New York - Goldman Sachs, the Wall Street bank with the highest return on equity, reported earnings that fell less than analysts expected yesterday as equity underwriting revenue doubled and the firm reduced compensation costs.
Fourth-quarter net income dropped 19 percent to $2.33 billion (R25.3bn), or $4.60 a share, the New York-based company said yesterday. That surpassed the $4.18 average estimate of 25 analysts surveyed.
Chief executive Lloyd Blankfein has said the bank did not need a major strategy change to boost return on equity amid new capital regulations that limit banks’ ability to trade for their own accounts. While its stock jumped 39 percent last year, it was the fourth consecutive year that returns fell below the level achieved in the decade before the financial crisis.
The bank climbed 1.2 percent to $178.75 in New York trading on Wednesday. While the shares have doubled since December 2011, they are still below their pre-crisis peak of $247.92 on October 31, 2007.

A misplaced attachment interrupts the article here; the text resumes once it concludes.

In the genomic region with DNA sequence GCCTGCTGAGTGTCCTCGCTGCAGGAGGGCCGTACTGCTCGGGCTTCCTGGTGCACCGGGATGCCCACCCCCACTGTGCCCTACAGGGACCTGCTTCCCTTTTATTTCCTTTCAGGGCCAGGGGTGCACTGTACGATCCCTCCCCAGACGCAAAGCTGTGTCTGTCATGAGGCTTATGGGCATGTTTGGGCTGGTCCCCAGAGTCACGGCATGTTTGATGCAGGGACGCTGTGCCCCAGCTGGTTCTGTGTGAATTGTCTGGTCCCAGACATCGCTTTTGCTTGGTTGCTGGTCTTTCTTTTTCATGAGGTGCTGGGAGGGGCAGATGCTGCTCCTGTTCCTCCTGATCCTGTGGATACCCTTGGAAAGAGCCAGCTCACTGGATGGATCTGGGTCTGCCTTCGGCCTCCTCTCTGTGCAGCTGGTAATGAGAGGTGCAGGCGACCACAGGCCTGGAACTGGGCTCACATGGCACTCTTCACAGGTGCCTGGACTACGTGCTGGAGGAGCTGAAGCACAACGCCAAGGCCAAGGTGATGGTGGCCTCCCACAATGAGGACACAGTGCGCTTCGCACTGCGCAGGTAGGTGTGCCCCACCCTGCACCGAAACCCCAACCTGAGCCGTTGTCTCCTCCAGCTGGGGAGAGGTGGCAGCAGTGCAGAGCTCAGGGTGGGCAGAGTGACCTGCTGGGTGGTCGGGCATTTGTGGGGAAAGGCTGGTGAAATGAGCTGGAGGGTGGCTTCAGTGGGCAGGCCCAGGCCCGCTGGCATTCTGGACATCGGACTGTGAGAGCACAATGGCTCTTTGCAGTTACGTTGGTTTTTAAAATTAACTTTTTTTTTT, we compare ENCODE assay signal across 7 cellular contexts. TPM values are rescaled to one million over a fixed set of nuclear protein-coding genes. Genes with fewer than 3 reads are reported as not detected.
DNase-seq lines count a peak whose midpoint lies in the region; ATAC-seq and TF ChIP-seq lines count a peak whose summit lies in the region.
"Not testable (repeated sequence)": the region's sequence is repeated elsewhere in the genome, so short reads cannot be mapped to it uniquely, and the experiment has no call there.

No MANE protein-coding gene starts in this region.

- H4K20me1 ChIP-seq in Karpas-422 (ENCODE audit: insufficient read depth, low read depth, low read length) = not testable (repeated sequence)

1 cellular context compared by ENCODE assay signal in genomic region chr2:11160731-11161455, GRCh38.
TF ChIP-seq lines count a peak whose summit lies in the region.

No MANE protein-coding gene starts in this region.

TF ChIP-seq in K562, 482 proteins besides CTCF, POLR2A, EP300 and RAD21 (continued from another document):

The firm has sought to entice investors through buybacks and dividends, returning $11bn to shareholders in 2012 and the first nine months of last year, more than double the combined total of Citigroup, Bank of America and Morgan Stanley.
JPMorgan Chase, the biggest US bank, reported on Tuesday a 21 percent drop in revenue at its investment banking division, driven by the implementation of accounting practices known as funding valuation adjustments. Goldman Sachs said in a filing in November that it already used these practices.
Goldman Sachs posted the biggest decline in trading revenue among Wall Street banks in the third quarter, driven by a 47 percent drop in fixed income. Larger banks have surpassed the firm in bond-trading revenue, where Goldman Sachs set a Wall Street record in 2009 as competitors struggled to recover from the financial crisis.
Analysts have said that Goldman Sachs’s trading revenue would suffer as rates rise this year. The yield on the 10-year US treasury bond has climbed in each of the past five quarters after hitting a record low in 2012.
More pressure could come from restrictions on commodities businesses. The Federal Reserve said this week that it was considering new restrictions on banks’ trading and warehousing of physical commodities. Policymakers are seeking comment on ways to curb ownership and trading of goods such as oil, gas and aluminium by deposit-taking banks. – Michael Moore from Bloomberg